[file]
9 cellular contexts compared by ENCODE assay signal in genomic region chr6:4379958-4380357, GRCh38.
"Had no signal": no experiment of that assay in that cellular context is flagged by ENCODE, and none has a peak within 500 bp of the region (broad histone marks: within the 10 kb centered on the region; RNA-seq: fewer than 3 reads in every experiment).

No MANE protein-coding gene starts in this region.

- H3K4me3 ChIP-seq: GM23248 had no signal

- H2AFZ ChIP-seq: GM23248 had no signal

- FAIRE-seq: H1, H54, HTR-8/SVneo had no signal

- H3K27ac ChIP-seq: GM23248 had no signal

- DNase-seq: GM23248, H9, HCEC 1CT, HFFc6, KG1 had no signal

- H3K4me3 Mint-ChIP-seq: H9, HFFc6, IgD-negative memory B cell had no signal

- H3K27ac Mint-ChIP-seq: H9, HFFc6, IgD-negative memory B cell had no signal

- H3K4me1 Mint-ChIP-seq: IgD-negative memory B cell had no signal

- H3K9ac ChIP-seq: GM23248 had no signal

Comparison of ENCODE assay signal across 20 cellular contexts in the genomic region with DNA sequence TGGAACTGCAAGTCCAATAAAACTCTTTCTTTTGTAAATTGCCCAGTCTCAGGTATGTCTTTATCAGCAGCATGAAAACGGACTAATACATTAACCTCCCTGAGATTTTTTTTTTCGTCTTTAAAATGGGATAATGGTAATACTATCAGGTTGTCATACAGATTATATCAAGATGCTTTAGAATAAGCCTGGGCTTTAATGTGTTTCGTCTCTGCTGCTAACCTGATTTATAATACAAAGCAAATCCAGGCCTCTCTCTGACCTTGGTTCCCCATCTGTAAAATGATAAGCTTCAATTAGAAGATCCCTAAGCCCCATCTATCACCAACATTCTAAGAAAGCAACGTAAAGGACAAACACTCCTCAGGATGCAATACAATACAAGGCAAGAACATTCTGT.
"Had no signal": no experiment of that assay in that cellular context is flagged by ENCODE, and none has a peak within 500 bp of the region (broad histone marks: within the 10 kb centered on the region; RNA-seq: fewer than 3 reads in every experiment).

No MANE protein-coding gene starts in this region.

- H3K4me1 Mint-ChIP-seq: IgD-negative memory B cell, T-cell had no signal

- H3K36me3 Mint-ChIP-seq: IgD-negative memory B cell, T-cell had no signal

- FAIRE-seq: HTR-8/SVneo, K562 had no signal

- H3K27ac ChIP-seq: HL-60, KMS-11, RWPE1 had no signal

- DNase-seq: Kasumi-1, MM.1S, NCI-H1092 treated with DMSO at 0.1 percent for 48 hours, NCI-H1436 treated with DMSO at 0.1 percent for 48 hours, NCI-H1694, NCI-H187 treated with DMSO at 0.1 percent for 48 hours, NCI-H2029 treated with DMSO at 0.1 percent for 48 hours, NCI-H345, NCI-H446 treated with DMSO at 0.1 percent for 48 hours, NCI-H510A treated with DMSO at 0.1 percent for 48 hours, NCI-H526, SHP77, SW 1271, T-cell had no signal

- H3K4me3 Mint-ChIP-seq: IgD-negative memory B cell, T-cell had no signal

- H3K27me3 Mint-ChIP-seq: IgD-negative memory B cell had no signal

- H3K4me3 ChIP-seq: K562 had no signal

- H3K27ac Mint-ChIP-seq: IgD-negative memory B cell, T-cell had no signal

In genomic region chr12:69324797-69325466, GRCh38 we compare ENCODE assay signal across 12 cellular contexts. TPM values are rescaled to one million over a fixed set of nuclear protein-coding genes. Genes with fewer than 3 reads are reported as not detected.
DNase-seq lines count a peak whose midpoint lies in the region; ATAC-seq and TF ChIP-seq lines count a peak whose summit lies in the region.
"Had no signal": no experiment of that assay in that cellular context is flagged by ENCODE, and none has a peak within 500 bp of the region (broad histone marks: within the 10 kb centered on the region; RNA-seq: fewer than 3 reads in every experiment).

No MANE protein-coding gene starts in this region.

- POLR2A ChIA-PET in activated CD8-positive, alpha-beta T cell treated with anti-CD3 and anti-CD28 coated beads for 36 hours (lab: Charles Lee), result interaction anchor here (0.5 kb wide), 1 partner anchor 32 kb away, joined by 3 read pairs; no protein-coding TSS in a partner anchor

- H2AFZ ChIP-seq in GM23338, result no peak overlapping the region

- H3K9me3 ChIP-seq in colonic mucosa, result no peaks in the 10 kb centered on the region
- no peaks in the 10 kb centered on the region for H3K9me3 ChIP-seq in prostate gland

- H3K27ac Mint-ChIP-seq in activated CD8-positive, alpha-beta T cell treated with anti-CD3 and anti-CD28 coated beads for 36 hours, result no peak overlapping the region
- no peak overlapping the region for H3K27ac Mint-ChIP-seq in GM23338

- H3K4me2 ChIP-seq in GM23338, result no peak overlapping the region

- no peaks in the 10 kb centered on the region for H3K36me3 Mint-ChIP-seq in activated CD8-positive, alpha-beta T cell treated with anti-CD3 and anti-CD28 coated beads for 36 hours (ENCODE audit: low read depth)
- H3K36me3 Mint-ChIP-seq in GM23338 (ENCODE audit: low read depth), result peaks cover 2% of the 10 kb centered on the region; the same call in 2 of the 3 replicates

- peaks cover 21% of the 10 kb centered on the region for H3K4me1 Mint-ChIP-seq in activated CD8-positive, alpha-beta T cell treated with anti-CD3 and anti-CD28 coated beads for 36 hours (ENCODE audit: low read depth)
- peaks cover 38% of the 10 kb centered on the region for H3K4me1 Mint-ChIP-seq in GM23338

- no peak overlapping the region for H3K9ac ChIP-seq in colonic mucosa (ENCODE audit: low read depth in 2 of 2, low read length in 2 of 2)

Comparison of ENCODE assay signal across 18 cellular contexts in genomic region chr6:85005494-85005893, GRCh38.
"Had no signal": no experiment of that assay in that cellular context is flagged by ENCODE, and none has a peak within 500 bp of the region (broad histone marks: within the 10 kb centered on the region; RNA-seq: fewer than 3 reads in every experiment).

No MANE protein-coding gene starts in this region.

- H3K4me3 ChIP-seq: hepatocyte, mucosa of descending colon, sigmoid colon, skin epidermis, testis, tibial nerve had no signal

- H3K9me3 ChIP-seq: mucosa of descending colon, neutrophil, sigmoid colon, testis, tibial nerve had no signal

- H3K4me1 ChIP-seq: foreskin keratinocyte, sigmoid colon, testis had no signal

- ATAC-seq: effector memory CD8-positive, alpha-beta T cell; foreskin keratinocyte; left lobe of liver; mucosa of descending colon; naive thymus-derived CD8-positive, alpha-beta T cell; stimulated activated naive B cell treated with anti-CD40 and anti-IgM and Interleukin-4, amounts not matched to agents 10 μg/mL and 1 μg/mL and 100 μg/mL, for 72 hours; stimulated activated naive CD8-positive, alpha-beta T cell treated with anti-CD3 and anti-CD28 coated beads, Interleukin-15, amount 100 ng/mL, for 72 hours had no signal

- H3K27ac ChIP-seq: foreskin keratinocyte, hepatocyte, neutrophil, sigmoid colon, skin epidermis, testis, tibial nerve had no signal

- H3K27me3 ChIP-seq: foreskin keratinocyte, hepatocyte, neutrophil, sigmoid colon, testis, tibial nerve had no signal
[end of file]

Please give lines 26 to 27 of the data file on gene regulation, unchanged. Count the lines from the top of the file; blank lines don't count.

DNase-seq lines count a peak whose midpoint lies in the region; ATAC-seq and TF ChIP-seq lines count a peak whose summit lies in the region.
"Had no signal": no experiment of that assay in that cellular context is flagged by ENCODE, and none has a peak within 500 bp of the region (broad histone marks: within the 10 kb centered on the region; RNA-seq: fewer than 3 reads in every experiment).